Thursday, 19 February 2015

I Don't Want to carry Rhubarb!

I was so very sad. I'd just died and I felt an over-whelming sense of grief about it.

But then came the news that everyone had to move out of the building we were in. We all had to get out and go to the camp site. It was vital that we all went.

But I had just died!

No, we all had to go. Everyone. Each one had a different job to do. My job was to be a carrier. I had to take a bag, pick and carry rhubarb.

But I had just died!

I didn't want to carry anything. I wanted to be able to just run. To be free.

No! I had to carry rhubarb.

I started running. I didn't take a bag. I didn't stop to pick rhubarb. I was running. Running through the fields. I was dead. I was free. But they came after me. With the bag. Shouting at me. Telling me, that I had to carry rhubarb.

I fell face down.

I woke! Sobbing. With the words, “But I don't want to carry rhubarb!” ringing through my cloudy, befuddled mind.

Such are the dreams induced by IV quinine! “ I don't want to carry rhubarb!” is No 2 on my 'Most Memorable Phrases from November 2014' list. No 1 on the list, is the phrase, “ This one is full of Malaria.”

It all started weeks ago. At October Half-term, a long wet trek through the jungle, looking for baboons, left me with a significant asthma crisis. In the weeks that followed, I also discovered that my energy had packed it's bags and moved on, to who knows where. I began to experience the joy of dizzy spells. The need to rest, after walking up stairs. Making a list of all the things I needed to do downstairs before venturing on the trip. Using the 'student toilet' because it is on the same floor as the classroom. And so on and so forth. Anything that saved energy and helped me keep going.

My mantra became, 'it's just asthma, get on with it.'

No I didn't need to go the Doctor........why?.......because.......well, just because!

Slowly, slowly things got worse. But I am a firm believer in that saying my mother taught me. 'If something is being annoying, just ignore it and it will go away eventually.' On reflection, I think maybe she was trying to help me deal with my brothers, not sickness.

Eventually, the Doctor decision was removed from my stubborn grasp. I was escorted off to see the Pnuemologist. Who decided a course of steroids was needed. (Wednesday)

Friday (two days later) 5:25pm found me at the end of two days of Parent Interviews. Just about every body had gone home. I had my laptop, nebulizer and books in my ruck-sac. I am on steroids, I must be getting better. (I reason) It's ok, I can walk home. 55Mins later I stagger through the front door. The walk usually takes 10 to 15mins. How wrong was I? I couldn't walk home!

Monday, back to the Pneumologist. He's not in. So off to the hospital. Blood tests and chest x ray. Verdict. Severe anaemia. Solution. Blood transfusion. Sharp intake of breath. A blood transfusion in Africa. One slightly offended Doctor, who informs us that Black blood is the same as white blood! Oh yes, we agree, it's not that, it's just ….... do you screen it? Further offence taken. Of course. After a phone call for reassurance from a Burundian husband. The transfusion was set to go ahead.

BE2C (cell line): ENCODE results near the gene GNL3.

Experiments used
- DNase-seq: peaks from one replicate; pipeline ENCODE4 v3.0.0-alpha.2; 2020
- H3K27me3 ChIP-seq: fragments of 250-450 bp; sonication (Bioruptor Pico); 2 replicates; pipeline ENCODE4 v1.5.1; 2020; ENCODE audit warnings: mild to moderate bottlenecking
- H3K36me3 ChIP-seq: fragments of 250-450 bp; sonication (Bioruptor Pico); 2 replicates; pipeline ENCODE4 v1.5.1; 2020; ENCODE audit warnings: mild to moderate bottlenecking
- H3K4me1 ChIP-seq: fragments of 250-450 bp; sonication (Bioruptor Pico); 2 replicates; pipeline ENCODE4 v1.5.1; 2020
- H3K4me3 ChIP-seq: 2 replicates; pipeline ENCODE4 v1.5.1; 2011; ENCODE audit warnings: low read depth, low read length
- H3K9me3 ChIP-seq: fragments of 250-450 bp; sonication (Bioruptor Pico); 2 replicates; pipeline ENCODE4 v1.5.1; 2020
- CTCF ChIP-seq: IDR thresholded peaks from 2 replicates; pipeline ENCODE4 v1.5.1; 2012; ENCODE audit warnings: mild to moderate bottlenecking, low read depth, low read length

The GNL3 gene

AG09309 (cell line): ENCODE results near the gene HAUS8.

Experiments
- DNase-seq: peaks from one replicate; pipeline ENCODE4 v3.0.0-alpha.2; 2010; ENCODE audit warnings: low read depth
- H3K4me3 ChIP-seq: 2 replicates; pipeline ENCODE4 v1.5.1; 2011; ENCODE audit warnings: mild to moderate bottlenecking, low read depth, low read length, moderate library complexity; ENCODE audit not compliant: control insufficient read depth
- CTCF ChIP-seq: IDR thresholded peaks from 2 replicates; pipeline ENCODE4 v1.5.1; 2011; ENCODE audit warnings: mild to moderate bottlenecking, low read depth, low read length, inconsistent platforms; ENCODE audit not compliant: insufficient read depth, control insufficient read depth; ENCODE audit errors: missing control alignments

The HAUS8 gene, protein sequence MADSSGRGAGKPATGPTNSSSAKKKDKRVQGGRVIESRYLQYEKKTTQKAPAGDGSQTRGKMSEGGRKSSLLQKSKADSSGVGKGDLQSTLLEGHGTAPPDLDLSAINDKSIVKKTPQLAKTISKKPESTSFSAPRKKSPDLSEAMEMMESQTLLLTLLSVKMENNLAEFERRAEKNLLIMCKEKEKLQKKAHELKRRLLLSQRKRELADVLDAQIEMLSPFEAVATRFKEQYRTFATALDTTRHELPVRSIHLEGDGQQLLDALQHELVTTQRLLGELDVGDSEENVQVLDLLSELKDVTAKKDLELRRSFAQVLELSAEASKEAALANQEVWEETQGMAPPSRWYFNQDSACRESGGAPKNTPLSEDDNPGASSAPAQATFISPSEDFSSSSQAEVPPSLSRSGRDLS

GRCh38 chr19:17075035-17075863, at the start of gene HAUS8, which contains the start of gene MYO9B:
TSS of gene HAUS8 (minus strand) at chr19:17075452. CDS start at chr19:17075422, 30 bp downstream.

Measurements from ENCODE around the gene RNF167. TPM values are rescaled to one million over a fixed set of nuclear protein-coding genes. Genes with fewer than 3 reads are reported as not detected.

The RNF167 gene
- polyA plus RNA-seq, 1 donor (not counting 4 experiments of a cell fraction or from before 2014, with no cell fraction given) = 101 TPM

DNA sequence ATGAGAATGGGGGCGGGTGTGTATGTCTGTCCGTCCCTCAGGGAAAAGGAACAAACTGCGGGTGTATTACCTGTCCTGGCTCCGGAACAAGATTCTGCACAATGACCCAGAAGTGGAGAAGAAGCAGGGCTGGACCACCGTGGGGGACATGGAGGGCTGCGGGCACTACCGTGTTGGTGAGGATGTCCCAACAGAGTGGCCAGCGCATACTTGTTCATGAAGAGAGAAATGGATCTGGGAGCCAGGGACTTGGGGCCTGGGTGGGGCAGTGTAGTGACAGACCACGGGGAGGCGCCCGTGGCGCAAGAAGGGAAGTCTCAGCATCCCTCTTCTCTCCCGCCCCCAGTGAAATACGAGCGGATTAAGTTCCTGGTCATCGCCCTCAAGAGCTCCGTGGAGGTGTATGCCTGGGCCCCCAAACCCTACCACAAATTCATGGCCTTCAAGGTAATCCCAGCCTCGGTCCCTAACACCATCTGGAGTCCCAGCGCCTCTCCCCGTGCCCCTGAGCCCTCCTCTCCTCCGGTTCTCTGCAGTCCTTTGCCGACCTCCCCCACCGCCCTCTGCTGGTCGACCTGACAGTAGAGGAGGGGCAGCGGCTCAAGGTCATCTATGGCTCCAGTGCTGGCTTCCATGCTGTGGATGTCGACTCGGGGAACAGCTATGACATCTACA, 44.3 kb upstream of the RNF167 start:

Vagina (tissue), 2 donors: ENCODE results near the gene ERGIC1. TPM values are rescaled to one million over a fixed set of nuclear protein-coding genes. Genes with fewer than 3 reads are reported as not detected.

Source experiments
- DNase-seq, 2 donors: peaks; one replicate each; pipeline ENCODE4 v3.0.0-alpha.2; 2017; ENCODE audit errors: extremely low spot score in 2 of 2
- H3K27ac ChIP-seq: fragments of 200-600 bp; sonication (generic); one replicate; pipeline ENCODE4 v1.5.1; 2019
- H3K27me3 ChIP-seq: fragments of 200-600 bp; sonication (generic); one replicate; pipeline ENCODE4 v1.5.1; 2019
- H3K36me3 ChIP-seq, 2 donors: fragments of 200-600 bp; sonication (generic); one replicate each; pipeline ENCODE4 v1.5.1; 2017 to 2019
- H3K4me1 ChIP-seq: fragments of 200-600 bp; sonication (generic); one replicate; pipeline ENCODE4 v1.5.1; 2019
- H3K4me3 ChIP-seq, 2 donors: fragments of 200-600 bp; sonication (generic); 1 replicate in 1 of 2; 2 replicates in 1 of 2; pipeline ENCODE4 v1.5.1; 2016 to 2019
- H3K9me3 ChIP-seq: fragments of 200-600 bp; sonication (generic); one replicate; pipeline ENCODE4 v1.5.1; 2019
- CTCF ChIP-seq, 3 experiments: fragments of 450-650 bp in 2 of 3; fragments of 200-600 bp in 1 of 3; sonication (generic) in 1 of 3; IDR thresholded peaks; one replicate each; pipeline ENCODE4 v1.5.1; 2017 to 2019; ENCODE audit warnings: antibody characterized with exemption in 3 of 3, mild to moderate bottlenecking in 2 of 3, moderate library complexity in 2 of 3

Two weeks later, that phrase was issued 'this one is full of Malaria'. Yes, the blood is screened, but No, not for malaria!
 Everything needed to be done in a hurry, so I found myself in Jabe Hospital. My room happened to be located 20m from Jabe church. Jabe church we discovered has prayer meetings from 6am to 7am every morning. Evening prayer meetings from 6pm to 8pm. A Sunday service from 9am - 1pm. Oh, and by the way a few impromptu Prayer meetings from 1am to 3am!!  Guess what else we discovered, God is DEAF! Even at 2 am in the morning He needs to be shouted at. It is not possible to talk to God quietly, if you want Him to hear, you have to shout loudly, sing loudly, pray loudly!
Sadly, one of the biggest side effects of IV quinine is a thumping headache and ringing in the ears. Oh so funny to look back on. But not so hilarious at the time.

So that accounted for November and December!
The Christmas holiday saw a great new addition to my life. I am now mobile. The walk to and from school kept leaving me shattered, so I decided that it was time to invest in a Moto.
The plan was to just use it for the very simple route to and from school. This involved only a few junctions and very quiet roads. That I could manage (I hoped).
 However, once I discovered the joy of being mobile again, I realised that I could actually attempt some far more ambitious trips.
My strategy has been to flash a big smile at all the cars, buses, taxis, motos that appear to know far better than I do, which side of the road I should be on and whose right of way it is.
I am becoming increasingly skilled at 'pothole avoidance'. It no longer phases me when other drivers pull alongside me and shout 'Hey Muzungu!'.

This year was the first time I have spent Christmas outside England. It was an interesting experience. I hated being so far from family, but enjoyed seeing a different side of life.
 I think it's best just to put some photos in,
Christmas morning at CRIB, opening presents

Christmas dinner with some Street Children

Christmas Eve party

So it's been a long time in the pipeline, this Blog. A new laptop, poor power and internet have contributed to the delay. A serious absence of energy and brain power have also dragged things down.
But such as it is, here it is.

The final photo is a Red Bishop that visited  our compound on Saturday. It hadit in it's head that it had found a 'date' in the kitchen window.

The contrast in the photo says so much about Burundi.

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